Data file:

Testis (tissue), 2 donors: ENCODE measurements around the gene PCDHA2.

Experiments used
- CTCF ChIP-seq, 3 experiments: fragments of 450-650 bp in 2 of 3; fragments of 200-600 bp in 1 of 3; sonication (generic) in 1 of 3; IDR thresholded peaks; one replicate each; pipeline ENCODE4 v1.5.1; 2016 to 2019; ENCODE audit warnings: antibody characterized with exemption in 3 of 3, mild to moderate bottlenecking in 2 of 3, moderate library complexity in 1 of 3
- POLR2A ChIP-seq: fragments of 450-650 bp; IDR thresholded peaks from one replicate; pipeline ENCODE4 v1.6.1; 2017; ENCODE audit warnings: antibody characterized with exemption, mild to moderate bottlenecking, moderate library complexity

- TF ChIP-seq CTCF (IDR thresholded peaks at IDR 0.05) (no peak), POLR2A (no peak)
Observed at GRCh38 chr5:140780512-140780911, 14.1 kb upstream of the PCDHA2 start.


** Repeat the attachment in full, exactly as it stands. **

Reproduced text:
Testis (tissue), 2 donors: ENCODE measurements around the gene PCDHA2.

Experiments used
- CTCF ChIP-seq, 3 experiments: fragments of 450-650 bp in 2 of 3; fragments of 200-600 bp in 1 of 3; sonication (generic) in 1 of 3; IDR thresholded peaks; one replicate each; pipeline ENCODE4 v1.5.1; 2016 to 2019; ENCODE audit warnings: antibody characterized with exemption in 3 of 3, mild to moderate bottlenecking in 2 of 3, moderate library complexity in 1 of 3
- POLR2A ChIP-seq: fragments of 450-650 bp; IDR thresholded peaks from one replicate; pipeline ENCODE4 v1.6.1; 2017; ENCODE audit warnings: antibody characterized with exemption, mild to moderate bottlenecking, moderate library complexity

- TF ChIP-seq CTCF (IDR thresholded peaks at IDR 0.05) (no peak), POLR2A (no peak)
Observed at GRCh38 chr5:140780512-140780911, 14.1 kb upstream of the PCDHA2 start.